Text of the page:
Monthly Archives

November 2008

An example of freeconomics in action – the t-shirt economy

By | Business models, free | 4 Comments

Clive Thompson over on Wired has an interesting post about folks giving their video content away for free and making money on the t-shirts their fans love to wear.  This is similar to music merchandise, but applied to web video.

In 2003, Burnie Burns got together with three friends and created Red vs. Blue—an animated comedy series set in the world of first-person shooter Halo. Nerds loved it, and within months nearly a million people were downloading each week’s free show.

Burns & Co. decided they wanted to quit their jobs and work on the series full-time. So they figured out a way to do it: T-shirts.

Burns appropriated the comedy’s wittiest one-liners and set up an online store to sell shirts and caps. Within months, he was filling hundreds of orders a week, generating enough revenue to pay everyone a salary. “The shirts,” he says, “turned us from a hobby into a business.”

Burns is not alone. Increasingly, creative types are harnessing what I’ve begun to call “the T-shirt economy”—paying for bits by selling atoms. Charging for content online is hard, often impossible. Even 10 cents for a download of something like Red vs. Blue might drive away the fans. So instead of fighting this dynamic, today’s smart artists are simply adapting to it.

Their algorithm is simple: First, don’t limit your audience by insisting they pay to see your work. Instead, let your content roam freely online, so it generates as large an audience as possible. Then cash in on your fans’ desire to sport merchandise that declares their allegiance to you.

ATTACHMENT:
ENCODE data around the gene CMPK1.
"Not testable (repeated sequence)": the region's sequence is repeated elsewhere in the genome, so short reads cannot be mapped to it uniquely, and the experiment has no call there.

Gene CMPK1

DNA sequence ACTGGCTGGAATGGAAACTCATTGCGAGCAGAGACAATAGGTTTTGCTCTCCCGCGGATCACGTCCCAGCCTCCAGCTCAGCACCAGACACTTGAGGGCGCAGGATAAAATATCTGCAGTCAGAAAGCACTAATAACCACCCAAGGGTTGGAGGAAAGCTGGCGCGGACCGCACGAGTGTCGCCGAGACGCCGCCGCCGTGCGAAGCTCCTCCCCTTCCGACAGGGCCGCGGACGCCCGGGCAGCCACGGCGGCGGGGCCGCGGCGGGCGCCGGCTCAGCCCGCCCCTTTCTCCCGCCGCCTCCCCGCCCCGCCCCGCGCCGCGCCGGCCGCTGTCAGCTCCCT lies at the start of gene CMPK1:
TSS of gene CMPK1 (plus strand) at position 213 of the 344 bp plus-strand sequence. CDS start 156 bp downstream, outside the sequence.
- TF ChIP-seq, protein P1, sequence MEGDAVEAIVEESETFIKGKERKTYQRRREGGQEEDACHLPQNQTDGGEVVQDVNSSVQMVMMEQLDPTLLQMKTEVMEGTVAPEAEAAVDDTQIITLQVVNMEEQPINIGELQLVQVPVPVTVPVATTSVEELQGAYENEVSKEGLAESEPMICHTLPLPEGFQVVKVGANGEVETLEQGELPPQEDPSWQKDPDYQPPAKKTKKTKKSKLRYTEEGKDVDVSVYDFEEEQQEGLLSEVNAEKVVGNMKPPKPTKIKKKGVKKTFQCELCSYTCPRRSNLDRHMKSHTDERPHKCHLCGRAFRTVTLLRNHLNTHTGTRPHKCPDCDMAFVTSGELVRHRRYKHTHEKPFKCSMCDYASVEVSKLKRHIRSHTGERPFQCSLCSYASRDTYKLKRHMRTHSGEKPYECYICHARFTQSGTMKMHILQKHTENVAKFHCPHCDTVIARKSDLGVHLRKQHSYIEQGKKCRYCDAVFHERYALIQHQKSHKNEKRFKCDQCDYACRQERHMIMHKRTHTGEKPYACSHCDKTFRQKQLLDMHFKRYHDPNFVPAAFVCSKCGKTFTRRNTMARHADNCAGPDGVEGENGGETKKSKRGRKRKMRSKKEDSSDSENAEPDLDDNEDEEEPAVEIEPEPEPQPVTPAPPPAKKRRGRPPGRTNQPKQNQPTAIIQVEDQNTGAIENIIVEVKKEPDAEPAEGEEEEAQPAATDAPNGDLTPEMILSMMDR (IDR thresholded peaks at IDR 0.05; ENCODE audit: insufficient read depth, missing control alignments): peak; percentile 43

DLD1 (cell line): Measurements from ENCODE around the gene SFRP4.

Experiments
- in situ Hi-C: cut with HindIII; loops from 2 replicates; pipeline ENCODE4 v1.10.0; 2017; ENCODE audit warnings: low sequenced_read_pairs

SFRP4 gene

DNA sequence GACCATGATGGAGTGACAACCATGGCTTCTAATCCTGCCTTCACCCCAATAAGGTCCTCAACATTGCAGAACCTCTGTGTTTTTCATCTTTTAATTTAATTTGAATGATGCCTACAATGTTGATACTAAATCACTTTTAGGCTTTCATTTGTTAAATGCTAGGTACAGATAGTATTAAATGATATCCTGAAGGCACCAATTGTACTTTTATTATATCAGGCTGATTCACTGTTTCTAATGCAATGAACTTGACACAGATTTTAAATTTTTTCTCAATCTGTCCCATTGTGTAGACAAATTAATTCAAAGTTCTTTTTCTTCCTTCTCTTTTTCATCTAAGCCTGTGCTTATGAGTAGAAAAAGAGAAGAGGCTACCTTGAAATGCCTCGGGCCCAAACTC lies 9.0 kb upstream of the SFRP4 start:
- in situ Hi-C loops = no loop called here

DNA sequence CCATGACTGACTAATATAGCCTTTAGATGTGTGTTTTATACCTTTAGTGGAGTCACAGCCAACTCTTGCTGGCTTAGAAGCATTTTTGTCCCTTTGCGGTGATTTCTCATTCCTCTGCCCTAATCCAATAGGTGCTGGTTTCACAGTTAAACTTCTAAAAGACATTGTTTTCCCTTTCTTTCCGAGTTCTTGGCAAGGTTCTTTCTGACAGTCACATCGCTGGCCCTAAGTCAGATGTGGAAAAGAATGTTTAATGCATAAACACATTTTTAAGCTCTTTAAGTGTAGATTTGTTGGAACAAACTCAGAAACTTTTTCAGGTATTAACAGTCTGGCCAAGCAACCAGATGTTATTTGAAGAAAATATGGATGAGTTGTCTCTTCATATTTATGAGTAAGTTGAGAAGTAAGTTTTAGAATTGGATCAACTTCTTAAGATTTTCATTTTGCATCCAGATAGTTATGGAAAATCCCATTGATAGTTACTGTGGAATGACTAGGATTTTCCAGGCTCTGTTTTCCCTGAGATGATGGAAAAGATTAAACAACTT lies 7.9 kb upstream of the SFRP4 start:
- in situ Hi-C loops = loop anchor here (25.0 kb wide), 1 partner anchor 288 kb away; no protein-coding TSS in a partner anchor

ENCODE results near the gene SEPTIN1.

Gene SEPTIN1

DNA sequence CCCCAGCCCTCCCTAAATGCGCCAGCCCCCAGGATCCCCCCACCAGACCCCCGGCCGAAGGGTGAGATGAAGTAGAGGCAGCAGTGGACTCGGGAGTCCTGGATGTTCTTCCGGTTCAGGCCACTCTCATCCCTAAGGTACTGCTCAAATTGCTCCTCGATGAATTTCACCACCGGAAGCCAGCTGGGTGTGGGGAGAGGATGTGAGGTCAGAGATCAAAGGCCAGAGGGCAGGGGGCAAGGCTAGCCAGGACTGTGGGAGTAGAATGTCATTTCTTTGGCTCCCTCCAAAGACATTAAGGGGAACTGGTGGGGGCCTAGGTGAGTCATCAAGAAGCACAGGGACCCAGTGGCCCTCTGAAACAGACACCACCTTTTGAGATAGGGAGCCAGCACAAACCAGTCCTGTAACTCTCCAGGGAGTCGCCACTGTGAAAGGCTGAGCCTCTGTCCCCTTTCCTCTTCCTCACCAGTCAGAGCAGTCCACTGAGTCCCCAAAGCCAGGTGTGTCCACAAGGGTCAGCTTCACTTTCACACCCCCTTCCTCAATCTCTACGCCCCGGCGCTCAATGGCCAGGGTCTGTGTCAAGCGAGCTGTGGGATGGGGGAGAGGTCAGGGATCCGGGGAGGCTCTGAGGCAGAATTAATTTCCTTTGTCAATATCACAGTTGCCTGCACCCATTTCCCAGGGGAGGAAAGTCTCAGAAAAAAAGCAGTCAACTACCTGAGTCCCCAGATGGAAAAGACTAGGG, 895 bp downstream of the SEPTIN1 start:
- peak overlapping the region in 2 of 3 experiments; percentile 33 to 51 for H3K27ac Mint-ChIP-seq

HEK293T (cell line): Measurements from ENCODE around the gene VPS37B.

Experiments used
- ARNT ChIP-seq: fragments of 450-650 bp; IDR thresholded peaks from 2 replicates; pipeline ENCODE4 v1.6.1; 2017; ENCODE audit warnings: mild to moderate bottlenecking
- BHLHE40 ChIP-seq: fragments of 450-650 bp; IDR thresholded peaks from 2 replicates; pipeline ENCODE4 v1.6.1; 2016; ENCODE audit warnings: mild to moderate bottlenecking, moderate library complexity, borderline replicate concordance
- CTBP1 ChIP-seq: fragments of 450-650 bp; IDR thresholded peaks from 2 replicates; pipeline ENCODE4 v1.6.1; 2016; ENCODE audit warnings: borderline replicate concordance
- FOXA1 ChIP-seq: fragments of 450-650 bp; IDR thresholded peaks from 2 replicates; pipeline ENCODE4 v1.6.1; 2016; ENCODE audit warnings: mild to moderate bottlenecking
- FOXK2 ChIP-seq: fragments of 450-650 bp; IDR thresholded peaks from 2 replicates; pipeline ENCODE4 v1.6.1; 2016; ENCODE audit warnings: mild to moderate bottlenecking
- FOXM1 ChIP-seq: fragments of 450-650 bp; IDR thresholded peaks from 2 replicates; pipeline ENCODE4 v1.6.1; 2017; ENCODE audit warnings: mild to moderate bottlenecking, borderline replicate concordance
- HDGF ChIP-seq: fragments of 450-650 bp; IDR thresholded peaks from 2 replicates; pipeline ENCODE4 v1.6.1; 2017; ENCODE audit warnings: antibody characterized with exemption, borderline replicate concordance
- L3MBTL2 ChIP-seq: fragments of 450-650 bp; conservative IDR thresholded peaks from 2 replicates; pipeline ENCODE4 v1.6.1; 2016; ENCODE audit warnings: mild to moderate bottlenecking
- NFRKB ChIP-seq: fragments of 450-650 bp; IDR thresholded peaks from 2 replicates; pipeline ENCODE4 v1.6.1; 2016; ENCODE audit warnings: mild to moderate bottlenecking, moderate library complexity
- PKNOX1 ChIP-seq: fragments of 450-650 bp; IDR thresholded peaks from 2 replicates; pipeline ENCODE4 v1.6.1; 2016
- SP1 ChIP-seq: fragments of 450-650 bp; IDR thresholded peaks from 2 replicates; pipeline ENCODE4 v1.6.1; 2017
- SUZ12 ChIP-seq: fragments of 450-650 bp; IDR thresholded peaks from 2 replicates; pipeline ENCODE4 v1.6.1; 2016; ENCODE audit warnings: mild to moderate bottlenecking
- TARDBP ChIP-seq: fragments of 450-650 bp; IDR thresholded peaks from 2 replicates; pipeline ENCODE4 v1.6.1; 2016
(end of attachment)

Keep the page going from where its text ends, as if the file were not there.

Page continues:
Paying for bits by selling atoms.

Mike of Techdirt would describe this as giving the abundant good away for free (i.e. the one with zero marginal cost to produce and distribute) and focus on making money on the scarce one.

As Clive goes on to point out the businesses that enable the selling of t-shirts are an important part of the story here.  Companies like CafePress and Spreadshirt enable people to start selling t-shirts with zero up front cost.  They make money on the first t-shirt they sell.

Maybe these companies are the infrastructure plays for the free economy.

As two final asides, a) I love the geekiness of the Burnie Burns story, and b) my favourite definition of a web2.0 business is ‘one where your customers build your business for you – that is Spreadshirt, CafePress etc.

Web investing – stats on round size and estimated pre-money

By | Venture Capital | 7 Comments

Last week Julien Wallen posted some interesting data on funding for web startups.  The whole post is well worth a read (including DFJs position as most prolific investor in this space over the last 4-5 years….) but the following two tables are the ones I found most interesting.

This first table gives the average investment size by stage, with the median Series A coming in at $4.8m.

In this second table Julien has worked backwards from the hard data about round size and rules of thumb guiding normal levels of dilution to estimate pre-money valuations, again by stage.  This is an inexact science so Julien has given wide ranges, it is still interesting though.  For a fuller explanation of how these estimates were calculated please check out the original post.